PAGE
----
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  • Weekly Quiz and Update on CA Legislation Sent to Governor of August 31st

    Keeping with the established “norms” of 2020, the CA legislature fell into an exceptional state of chaos and disarray in the final hours of the closing legislative session this week.  In spite of the infighting, technology “glitches,” accusations of intentional stall tactics, expletive-laden Tweets and the participation of a newborn baby in the debates, the legislature did manage to pass and send to the governor for signature, several critical employment related bills.

    In keeping with our tradition of offering a weekly quiz, here is our question for the week:

    Which of the following pieces of legislation did the CA state legislature pass and send to the governor for signature in August 2020 (Select all that apply):

    1. SB 855 – Expanding the list of mental health conditions considered “medically necessary” from the current list of nine.
    2. AB 685 – Requiring (among others) that employers notify their employees of potential COVID-19 exposures in the workplace.
    3. AB 979 – Requiring that individuals from “underrepresented communities” have at least one seat on corporate boards by the end of 2021.
    4. AB 2257 – Amending 2019’s AB 5 restrictions on independent contractors to exempt dozens of professional services fields from the ABC test.
    5. SB 1159 – Establishing the presumption that essential workers were infected with COVID-19 on the job and therefore be qualified for workers’ compensation if they meet certain conditions.
    6. SB 1083 – Expanding Paid Family Leave to require companies with at least five employees to guarantee workers their jobs back after they take leave to care for a new baby or sick loved one.
    7. SB 123 – Making Swedish the official language of the workplace in CA

    Answer:  A, B, C, D, E, F

    Of particular interest to many workers and employers in CA, AB 2257 is expected to be signed into law soon and be effective immediately, as it was passed as emergency legislation.

    Additionally, SB 1083 is based on an agreement Governor Newsom made with legislative leaders earlier this year, so every indication is that he will sign it as well.

    Although similar efforts have failed in the past and the current legislation is opposed by the health insurance industry, SB 855 would make substantive and timely changes to the current law which covers only nine mental health conditions and does not include substance use disorder. Further, the pandemic has resulted in a significant increase in the number of 18- to 24-year-olds reporting symptoms of anxiety or depression, making this a little more likely to get signed into law.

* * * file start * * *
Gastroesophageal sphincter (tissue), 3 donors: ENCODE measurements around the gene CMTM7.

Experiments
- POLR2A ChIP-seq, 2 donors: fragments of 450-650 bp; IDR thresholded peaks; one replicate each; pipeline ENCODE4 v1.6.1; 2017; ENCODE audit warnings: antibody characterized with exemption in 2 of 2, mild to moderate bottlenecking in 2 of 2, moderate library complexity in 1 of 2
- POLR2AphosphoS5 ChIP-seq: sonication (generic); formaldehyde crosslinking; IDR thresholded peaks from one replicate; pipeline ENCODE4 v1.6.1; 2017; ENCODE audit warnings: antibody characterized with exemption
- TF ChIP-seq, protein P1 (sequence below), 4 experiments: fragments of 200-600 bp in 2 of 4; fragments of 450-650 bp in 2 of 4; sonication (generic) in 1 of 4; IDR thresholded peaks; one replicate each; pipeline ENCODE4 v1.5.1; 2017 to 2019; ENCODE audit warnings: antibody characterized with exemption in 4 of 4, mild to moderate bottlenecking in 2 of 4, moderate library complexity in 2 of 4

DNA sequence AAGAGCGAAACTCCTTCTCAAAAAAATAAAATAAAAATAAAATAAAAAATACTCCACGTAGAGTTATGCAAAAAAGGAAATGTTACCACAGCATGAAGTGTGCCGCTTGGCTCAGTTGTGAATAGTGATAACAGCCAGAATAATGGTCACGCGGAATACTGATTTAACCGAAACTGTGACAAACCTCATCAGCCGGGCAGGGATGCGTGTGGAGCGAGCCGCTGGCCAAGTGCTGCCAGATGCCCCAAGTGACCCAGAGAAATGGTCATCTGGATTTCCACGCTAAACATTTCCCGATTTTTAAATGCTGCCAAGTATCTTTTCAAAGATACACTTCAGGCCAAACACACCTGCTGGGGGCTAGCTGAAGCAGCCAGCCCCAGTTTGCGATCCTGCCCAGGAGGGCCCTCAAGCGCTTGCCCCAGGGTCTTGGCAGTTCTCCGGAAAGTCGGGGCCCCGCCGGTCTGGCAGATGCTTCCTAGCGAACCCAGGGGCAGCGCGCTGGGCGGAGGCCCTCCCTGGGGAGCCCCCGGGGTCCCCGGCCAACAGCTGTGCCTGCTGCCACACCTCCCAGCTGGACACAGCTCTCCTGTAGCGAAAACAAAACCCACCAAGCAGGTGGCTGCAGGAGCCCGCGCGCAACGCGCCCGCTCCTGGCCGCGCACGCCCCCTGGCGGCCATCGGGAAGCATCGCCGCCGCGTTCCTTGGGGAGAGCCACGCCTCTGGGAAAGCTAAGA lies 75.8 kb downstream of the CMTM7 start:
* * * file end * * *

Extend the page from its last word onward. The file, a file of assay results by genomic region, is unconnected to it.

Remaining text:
If AB 685 is signed into law, it would create, effective January 1, 2021, an enforceable statewide standard for how employers must handle COVID outbreaks.  The bill was watered down at the last minute to get the needed votes and no longer would require the state to publicize all ongoing workplace outbreaks, and no longer includes a $10,000 penalty or the presumption that employers were retaliating if they fired an ill employee or asked for a COVID test.

    If signed into law, AB 979 would build on the 2018 law requiring women on corporate boards to include individuals who self-identify as Black, African American, Hispanic, Latino, Asian, Pacific Islander, Native American, Native Hawaiian, Alaska Native or gay, lesbian, bisexual or transgender qualify as someone from an underrepresented community.  The law requiring women on boards continues to face legal challenges and it is hard to tell if that might influence the governor’s willingness to sign off on this at least at the current time.

    Ensuring workers’ compensation access for essential workers was a hot topic throughout the legislative session and, in the end, was synthesized into SB 1159, which presumes that essential workers (specifically public safety and health care workers and others during specified workplace outbreaks),  were infected with COVID on the job and therefore qualify for workers’ compensation if they meet certain conditions.  Employers would be allowed to contest the claims.

    Given the chaotic nature of the closing session and the anomalies of 2020, it is only slightly surprising that legislation along the lines of “SB 123” was not brought up at some point.  But, who knows what 2021 may have in store, and Swedish is a beautiful language!

    Learn more about these new laws and much more at our Workplace & Employment Law Update